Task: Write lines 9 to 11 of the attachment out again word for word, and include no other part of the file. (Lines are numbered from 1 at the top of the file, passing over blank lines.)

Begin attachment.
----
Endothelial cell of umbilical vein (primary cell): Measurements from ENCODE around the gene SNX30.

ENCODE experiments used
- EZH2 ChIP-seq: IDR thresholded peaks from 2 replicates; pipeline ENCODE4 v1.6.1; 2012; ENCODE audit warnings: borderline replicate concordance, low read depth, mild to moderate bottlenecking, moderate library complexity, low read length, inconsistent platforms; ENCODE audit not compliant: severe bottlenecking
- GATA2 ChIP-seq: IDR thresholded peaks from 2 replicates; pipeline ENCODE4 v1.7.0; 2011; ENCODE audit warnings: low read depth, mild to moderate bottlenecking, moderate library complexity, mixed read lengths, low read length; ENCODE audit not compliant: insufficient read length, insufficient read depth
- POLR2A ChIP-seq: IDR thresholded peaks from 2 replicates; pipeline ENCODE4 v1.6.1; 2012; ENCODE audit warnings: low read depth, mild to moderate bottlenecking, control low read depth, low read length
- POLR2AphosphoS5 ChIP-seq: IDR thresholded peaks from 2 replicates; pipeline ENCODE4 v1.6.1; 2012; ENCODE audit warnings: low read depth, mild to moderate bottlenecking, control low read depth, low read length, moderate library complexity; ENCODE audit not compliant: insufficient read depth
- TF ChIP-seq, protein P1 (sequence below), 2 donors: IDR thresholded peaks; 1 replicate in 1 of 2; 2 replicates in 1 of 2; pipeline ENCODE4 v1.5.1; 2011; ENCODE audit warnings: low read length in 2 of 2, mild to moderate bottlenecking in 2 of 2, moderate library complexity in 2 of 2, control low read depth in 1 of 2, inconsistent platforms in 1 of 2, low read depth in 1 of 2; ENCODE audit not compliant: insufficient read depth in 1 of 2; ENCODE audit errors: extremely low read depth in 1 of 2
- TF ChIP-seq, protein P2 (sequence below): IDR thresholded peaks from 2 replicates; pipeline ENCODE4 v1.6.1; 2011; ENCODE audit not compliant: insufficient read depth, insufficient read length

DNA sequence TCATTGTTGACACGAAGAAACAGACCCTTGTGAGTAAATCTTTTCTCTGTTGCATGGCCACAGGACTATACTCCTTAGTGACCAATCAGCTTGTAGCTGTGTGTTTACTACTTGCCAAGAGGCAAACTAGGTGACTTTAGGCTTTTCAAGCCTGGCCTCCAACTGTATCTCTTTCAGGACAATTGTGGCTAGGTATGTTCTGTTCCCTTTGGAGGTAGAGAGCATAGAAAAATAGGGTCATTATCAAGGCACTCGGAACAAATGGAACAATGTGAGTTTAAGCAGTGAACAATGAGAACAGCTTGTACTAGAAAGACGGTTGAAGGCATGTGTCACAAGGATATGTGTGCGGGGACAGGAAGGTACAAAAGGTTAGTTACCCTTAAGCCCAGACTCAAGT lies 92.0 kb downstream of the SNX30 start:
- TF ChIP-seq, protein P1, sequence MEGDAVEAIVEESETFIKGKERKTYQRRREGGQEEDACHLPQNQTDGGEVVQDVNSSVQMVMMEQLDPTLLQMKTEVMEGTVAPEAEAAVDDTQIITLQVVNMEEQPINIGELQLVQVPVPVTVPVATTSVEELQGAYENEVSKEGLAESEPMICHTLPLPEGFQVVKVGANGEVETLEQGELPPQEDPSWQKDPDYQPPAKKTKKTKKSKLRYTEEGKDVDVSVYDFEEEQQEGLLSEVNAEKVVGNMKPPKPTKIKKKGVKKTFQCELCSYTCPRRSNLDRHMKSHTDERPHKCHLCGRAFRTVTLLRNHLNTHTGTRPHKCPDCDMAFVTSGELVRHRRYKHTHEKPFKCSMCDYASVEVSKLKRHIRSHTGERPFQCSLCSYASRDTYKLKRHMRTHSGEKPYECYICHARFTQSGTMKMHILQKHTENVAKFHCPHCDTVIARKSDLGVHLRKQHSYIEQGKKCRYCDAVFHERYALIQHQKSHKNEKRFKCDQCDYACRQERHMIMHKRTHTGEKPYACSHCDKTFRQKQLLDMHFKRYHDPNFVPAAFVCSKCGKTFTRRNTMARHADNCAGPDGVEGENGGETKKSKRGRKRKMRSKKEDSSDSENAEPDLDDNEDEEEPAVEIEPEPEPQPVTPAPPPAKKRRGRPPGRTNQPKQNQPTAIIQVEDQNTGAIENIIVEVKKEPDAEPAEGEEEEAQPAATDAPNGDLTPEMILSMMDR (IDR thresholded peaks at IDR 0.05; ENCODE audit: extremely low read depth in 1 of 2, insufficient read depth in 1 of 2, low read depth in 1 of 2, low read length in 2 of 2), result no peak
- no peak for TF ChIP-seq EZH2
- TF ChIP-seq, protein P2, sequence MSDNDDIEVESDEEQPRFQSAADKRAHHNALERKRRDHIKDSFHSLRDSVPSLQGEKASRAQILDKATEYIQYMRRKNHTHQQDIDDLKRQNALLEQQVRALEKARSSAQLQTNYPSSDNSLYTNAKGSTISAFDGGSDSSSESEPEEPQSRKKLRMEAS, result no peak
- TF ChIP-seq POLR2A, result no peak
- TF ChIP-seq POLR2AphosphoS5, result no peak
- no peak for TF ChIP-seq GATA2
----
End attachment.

DNA sequence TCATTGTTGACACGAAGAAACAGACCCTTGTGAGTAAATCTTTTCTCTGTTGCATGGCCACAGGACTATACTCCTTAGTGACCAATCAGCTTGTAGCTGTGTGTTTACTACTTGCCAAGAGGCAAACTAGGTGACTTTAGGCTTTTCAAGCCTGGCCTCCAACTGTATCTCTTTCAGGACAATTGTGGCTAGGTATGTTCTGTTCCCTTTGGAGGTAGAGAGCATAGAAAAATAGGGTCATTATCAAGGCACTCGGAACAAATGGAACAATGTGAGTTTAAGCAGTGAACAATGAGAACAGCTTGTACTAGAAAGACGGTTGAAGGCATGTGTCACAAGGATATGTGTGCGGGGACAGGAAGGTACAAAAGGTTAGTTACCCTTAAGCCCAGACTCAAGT lies 92.0 kb downstream of the SNX30 start:
- TF ChIP-seq, protein P1, sequence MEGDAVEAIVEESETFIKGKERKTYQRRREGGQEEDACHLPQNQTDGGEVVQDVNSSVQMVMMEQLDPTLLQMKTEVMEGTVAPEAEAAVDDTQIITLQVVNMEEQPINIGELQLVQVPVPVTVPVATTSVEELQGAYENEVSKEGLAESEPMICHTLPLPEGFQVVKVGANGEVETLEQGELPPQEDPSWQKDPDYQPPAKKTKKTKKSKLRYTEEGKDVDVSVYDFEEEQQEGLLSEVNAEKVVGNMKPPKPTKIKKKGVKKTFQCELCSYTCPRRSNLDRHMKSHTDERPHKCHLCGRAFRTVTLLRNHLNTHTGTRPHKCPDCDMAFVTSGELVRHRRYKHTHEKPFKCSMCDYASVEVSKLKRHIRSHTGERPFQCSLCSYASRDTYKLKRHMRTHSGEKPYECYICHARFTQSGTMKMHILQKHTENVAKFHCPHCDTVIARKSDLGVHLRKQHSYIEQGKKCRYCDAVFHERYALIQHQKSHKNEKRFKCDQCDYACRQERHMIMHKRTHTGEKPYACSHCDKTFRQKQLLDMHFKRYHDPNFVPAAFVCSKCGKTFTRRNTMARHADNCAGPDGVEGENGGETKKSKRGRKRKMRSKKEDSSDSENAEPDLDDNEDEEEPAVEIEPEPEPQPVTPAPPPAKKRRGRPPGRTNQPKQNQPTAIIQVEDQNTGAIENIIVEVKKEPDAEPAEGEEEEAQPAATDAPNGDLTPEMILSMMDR (IDR thresholded peaks at IDR 0.05; ENCODE audit: extremely low read depth in 1 of 2, insufficient read depth in 1 of 2, low read depth in 1 of 2, low read length in 2 of 2), result no peak
- no peak for TF ChIP-seq EZH2